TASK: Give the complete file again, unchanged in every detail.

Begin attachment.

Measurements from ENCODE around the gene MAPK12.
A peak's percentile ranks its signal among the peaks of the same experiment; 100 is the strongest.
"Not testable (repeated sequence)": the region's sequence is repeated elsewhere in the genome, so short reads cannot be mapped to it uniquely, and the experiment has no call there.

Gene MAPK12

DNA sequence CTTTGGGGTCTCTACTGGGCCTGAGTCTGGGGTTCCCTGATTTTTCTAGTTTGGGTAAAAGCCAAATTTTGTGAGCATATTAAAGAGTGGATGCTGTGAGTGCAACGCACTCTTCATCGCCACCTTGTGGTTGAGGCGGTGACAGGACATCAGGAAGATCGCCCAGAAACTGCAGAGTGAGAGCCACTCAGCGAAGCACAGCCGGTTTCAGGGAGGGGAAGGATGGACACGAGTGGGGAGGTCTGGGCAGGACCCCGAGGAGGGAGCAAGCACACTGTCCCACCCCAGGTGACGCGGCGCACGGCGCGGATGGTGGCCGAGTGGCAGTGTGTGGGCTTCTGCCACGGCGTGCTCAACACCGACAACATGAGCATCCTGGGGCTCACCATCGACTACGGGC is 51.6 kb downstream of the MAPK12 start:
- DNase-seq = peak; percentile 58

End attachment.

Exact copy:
Measurements from ENCODE around the gene MAPK12.
A peak's percentile ranks its signal among the peaks of the same experiment; 100 is the strongest.
"Not testable (repeated sequence)": the region's sequence is repeated elsewhere in the genome, so short reads cannot be mapped to it uniquely, and the experiment has no call there.

Gene MAPK12

DNA sequence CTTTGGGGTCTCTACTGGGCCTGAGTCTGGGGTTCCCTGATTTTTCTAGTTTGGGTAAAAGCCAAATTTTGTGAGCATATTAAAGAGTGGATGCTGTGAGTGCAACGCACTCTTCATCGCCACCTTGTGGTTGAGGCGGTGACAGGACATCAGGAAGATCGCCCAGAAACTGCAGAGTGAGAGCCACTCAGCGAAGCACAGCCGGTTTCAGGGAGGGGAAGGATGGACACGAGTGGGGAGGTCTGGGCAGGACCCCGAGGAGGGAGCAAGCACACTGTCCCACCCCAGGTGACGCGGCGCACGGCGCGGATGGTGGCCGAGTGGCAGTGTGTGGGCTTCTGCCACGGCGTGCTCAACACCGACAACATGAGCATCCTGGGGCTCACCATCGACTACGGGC is 51.6 kb downstream of the MAPK12 start:
- DNase-seq = peak; percentile 58